Lablgl is based on Glut (The OpenGL Utility Toolkit). Glut takes care of all the system specific mechanisms to create windows, initializing OpenGL and capture input events.

Now I have all the ingredients, I need to build the application. I create my entry point file in src/

├── Dockerfile
├── ocaml-invader.obuild
└── src
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Then, I create the obuild config file ocaml-invader.obuild.

name: ocaml-invader
version: 0.0.1
description: Simple OCaml Invader Game
licence: MIT
authors: Julien Demangeon <>
obuild-ver: 1

executable ocaml-invader
    src-dir: src
    buildDepends: lablgl, lablgl.glut
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And a Makefile to facilitate development.

BIN = docker run -i -t --rm \
    -v "${PWD}:/app" \

install: ## Install dependencies
    docker build --tag=ocamlinvader .

build: ## Build project
    $(BIN) bash -c "obuild configure && obuild build"

clean: ## Clean project
    $(BIN) bash -c "obuild clean"

start: ## Start project
    $(MAKE) build
    $(MAKE) clean
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OK, everything is set, I can now start developing the game!

Game Architecture

As with most video games, the whole system is based on a game state, some state mutations (through system inputs), and a rendering engine / loop.

Game Archicture

Fortunately, I won't have to manage all these components by myself. Indeed, labgl (through its Glut module) offers most of these features out of the box:

  • The windowing system through Glut.createWindow
  • The rendering loop through Glut.mainLoop, Glut.displayFunc and Glut.idleFunc
  • Input management through Glut.keyboardFunc and Glut.specialFunc
  • The timers / tickers through Glut.timerFunc

Therefore, I only have to care about:

  • The rendering of the game in OpenGL (through the Glmat and Gldraw modules)
  • Changing the game state from the input actions

Main Program

Now that the basis of the architecture is established, let's get down to business by expanding the main function in

(* *)

(* Declare rendering function, buffering mode, and create window *)
let initDisplay ~w ~h ~title =
  Glut.initDisplayMode ~double_buffer:true ~depth:true ~alpha:true ();
  Glut.initWindowSize ~w ~h;
  Glut.createWindow ~title;
  Glut.idleFunc ~cb:(Some Glut.postRedisplay)

(* Initialize OpenGL rendering options *)
let initView ~w ~h =
  GlDraw.viewport ~x:0 ~y:0 ~w ~h;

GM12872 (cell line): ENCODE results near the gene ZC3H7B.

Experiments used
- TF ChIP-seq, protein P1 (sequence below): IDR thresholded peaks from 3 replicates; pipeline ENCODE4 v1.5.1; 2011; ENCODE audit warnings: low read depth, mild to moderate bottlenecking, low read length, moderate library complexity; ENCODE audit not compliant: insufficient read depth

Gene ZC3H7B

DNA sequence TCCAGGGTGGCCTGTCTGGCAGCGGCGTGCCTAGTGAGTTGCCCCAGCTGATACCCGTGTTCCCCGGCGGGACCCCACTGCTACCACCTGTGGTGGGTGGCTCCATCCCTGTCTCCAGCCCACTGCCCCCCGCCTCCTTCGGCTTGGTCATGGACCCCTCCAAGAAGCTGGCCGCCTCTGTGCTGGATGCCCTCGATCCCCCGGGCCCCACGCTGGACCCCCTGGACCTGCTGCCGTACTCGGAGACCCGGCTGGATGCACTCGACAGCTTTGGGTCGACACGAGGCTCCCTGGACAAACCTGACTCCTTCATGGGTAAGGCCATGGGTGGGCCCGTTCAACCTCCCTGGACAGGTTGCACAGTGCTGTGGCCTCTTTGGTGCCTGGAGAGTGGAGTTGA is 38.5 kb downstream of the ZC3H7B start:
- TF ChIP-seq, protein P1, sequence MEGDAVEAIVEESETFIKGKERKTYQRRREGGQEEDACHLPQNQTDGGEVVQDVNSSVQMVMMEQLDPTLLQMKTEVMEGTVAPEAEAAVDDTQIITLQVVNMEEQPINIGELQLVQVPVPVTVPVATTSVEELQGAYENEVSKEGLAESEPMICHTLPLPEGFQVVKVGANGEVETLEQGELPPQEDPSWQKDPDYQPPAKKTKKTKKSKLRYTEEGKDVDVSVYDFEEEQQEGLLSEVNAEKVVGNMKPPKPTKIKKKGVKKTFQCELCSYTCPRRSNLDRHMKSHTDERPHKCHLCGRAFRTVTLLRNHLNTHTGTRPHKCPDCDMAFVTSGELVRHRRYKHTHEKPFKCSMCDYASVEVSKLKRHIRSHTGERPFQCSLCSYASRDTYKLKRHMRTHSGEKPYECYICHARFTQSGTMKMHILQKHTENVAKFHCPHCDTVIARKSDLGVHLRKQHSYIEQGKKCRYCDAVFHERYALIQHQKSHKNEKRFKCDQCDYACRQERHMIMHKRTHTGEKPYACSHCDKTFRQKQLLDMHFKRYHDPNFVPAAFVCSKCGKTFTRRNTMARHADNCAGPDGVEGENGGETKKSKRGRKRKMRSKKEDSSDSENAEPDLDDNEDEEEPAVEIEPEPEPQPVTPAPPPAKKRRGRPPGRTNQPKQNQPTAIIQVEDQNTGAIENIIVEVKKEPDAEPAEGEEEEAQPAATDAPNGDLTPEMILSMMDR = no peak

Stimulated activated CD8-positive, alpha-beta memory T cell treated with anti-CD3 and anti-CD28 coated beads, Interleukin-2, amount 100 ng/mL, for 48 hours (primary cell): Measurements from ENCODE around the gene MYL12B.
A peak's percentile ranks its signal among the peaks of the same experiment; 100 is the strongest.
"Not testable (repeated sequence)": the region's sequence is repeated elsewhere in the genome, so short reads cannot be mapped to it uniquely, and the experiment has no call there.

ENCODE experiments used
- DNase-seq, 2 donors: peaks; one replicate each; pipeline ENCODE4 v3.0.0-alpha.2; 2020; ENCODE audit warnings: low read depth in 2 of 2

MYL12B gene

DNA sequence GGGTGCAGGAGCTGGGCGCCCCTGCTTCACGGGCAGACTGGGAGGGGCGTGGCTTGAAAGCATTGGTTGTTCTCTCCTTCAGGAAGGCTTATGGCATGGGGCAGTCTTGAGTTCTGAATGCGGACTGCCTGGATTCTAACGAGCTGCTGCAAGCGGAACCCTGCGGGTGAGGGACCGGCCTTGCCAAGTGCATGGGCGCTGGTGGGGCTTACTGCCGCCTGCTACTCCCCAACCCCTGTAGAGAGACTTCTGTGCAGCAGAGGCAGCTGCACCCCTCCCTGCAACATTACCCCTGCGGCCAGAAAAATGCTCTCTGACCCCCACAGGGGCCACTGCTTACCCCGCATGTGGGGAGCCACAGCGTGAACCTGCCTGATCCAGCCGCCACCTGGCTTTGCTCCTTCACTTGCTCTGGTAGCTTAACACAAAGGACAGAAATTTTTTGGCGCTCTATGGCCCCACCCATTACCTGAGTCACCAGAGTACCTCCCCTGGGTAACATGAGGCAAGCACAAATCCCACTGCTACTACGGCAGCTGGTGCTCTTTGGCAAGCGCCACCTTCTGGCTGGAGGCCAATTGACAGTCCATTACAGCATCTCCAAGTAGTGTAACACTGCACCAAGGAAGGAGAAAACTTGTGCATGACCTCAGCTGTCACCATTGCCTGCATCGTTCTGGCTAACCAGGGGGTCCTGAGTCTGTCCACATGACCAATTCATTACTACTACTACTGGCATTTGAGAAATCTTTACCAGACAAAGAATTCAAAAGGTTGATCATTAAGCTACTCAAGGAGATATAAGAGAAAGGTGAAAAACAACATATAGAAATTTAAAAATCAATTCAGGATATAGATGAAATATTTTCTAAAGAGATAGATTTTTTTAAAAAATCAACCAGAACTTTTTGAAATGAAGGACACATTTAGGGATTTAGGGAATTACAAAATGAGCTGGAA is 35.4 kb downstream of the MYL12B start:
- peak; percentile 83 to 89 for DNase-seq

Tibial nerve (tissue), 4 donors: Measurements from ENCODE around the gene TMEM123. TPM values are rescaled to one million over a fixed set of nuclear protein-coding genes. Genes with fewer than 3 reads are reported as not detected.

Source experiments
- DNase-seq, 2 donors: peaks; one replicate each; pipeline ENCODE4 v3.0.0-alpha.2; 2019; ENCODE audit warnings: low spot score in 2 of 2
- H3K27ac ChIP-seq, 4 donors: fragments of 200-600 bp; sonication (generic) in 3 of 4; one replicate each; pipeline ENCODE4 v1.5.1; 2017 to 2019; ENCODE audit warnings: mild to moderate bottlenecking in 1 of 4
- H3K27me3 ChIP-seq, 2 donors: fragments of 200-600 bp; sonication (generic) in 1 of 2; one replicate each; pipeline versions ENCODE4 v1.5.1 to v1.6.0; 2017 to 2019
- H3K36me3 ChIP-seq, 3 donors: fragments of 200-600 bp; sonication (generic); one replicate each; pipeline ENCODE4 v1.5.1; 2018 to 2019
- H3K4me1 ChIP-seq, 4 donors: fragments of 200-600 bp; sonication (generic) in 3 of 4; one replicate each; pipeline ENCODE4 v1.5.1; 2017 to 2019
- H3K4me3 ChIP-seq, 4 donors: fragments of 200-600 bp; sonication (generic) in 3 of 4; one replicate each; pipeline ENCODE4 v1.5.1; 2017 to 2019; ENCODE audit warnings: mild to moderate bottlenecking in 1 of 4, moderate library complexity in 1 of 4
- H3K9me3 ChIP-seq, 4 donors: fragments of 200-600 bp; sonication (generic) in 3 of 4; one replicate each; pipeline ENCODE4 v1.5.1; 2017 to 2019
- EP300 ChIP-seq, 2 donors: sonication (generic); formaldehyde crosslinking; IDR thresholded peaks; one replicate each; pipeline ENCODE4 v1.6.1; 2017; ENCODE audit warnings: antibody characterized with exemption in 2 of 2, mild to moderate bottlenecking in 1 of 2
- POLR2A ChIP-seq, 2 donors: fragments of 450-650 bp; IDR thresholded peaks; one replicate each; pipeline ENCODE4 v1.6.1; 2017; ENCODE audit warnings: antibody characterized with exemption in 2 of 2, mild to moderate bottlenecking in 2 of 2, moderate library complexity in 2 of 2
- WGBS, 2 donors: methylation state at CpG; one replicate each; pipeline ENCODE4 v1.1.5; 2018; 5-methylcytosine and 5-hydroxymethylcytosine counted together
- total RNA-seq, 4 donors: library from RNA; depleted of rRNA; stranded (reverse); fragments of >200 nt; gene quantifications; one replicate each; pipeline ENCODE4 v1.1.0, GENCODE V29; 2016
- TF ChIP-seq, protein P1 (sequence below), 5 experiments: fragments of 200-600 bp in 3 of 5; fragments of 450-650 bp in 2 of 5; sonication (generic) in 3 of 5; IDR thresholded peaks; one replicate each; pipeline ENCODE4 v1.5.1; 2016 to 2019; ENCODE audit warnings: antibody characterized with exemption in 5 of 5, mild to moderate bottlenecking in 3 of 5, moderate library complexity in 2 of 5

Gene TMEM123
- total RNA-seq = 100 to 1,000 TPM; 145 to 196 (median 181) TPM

GlMat.mode `projection;
  GlMat.load_identity ();
  GluMat.ortho2d ~x:(0.0, float_of_int(w)) ~y:(0.0, float_of_int(h));
  GlMat.mode `modelview

(* Create some tickers that send actions to the Game Controller *)
(* The GameController uses these actions to mutate the game state each N ms *)
let initTickers ~game =
  Glut.timerFunc ~ms:1000 ~cb:(invaderTicker game) ~value:0;
  Glut.timerFunc ~ms:10 ~cb:(bulletTicker game) ~value:0;
  Glut.timerFunc ~ms:10 ~cb:(collisionCheckTicker game) ~value:0

(* Map keyboard inputs to game actions *)
(* The GameController uses these actions to mutate the game state *)
let initInputs ~game =
  Glut.keyboardFunc ~cb:(gameController game specialKeyToAction);
  Glut.specialFunc ~cb:(gameController game commonKeyToAction)

(* Initialize each part of the game engine *)
(* Then, it returns a callable mainLoop *)
let initEngine ~game ~w ~h =
  initDisplay ~w ~h ~title: "OCaml Invader";
  initView ~w ~h;
  initTickers ~game;
  initInputs ~game;
  Glut.displayFunc (fun () -> Game.render !game);

(* This is the first function executed by OCaml *)
(* We init the game object reference and pass it to the engine *)
let () =
  ignore @@ Glut.init Sys.argv;
  let game = ref (Game.init()) in
  let run = initEngine ~game ~w:450 ~h:600 in
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Zoom In The Game Controller

Mutations on the game state are managed by the game controller. The game controller is a simple function that associates an action (with pattern matching on it) to a mutation on the game state (the whole game being declared mutable).

(* *)

type direction =
    | Left
    | Right

type action =
    | Move of direction
    | Shoot
    | AdvanceInvaders
    | InvaderShoot
    | AdvanceBullets
    | CheckCollisions

type game = {
    mutable over: bool;
    mutable score: int;
    mutable lifes: int;
    mutable invaders: Invader.invader list;
    mutable invadersDirection: direction;
    mutable spaceship: Spaceship.spaceship;
    mutable bullets: Bullet.bullet list;

let controller game = function
    | Move(direction) ->
        let op = match direction with
        | Left -> (-.)
        | Right -> (+.) in
        let coord = op game.spaceship.x 10. in
        game.spaceship.x <- min (max coord 10.) 440.;
    | Shoot ->
        (* ... mutate game ... *)
    | InvaderShoot ->
        (* ... mutate game ... *)
    | CheckCollisions ->
        (* ... mutate game ... *)
    | AdvanceInvaders ->
        (* ... mutate game ... *)
    | AdvanceBullets ->
        (* ... mutate game ... *)
    | _ -> game
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The link between the game controller and actions (tickers and keyboard inputs) is declared in the gameController function of the Main module.

(* *)

let gameController game keyToAction = fun ~key ~x ~y ->
  match (keyToAction ~key ~x ~y) with
    | Some(action) -> game := Game.controller !game action
    | None -> ()